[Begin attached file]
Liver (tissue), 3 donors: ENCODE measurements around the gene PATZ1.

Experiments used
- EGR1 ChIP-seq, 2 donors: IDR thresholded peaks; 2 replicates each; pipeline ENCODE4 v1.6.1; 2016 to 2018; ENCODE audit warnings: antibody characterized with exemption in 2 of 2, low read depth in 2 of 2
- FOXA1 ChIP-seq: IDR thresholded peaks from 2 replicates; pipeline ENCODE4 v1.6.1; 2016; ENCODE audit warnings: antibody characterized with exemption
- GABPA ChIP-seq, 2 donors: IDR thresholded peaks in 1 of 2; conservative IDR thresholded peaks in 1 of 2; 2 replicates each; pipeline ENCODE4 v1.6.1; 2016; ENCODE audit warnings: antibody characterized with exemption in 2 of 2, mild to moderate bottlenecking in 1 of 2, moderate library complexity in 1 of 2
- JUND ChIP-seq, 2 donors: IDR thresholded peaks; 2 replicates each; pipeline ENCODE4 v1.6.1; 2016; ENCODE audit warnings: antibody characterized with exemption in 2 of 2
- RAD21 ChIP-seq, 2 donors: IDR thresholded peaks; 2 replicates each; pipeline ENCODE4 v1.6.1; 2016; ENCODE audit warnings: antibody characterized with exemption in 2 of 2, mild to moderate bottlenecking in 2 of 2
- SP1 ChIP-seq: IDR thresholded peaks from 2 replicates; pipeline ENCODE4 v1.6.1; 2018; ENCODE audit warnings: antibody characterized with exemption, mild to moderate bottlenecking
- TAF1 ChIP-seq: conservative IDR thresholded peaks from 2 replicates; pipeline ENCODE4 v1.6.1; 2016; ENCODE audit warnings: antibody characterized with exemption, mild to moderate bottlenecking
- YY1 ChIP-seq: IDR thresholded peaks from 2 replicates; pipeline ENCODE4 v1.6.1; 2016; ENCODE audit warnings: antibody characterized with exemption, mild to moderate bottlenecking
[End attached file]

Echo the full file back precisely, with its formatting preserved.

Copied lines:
Liver (tissue), 3 donors: ENCODE measurements around the gene PATZ1.

Experiments used
- EGR1 ChIP-seq, 2 donors: IDR thresholded peaks; 2 replicates each; pipeline ENCODE4 v1.6.1; 2016 to 2018; ENCODE audit warnings: antibody characterized with exemption in 2 of 2, low read depth in 2 of 2
- FOXA1 ChIP-seq: IDR thresholded peaks from 2 replicates; pipeline ENCODE4 v1.6.1; 2016; ENCODE audit warnings: antibody characterized with exemption
- GABPA ChIP-seq, 2 donors: IDR thresholded peaks in 1 of 2; conservative IDR thresholded peaks in 1 of 2; 2 replicates each; pipeline ENCODE4 v1.6.1; 2016; ENCODE audit warnings: antibody characterized with exemption in 2 of 2, mild to moderate bottlenecking in 1 of 2, moderate library complexity in 1 of 2
- JUND ChIP-seq, 2 donors: IDR thresholded peaks; 2 replicates each; pipeline ENCODE4 v1.6.1; 2016; ENCODE audit warnings: antibody characterized with exemption in 2 of 2
- RAD21 ChIP-seq, 2 donors: IDR thresholded peaks; 2 replicates each; pipeline ENCODE4 v1.6.1; 2016; ENCODE audit warnings: antibody characterized with exemption in 2 of 2, mild to moderate bottlenecking in 2 of 2
- SP1 ChIP-seq: IDR thresholded peaks from 2 replicates; pipeline ENCODE4 v1.6.1; 2018; ENCODE audit warnings: antibody characterized with exemption, mild to moderate bottlenecking
- TAF1 ChIP-seq: conservative IDR thresholded peaks from 2 replicates; pipeline ENCODE4 v1.6.1; 2016; ENCODE audit warnings: antibody characterized with exemption, mild to moderate bottlenecking
- YY1 ChIP-seq: IDR thresholded peaks from 2 replicates; pipeline ENCODE4 v1.6.1; 2016; ENCODE audit warnings: antibody characterized with exemption, mild to moderate bottlenecking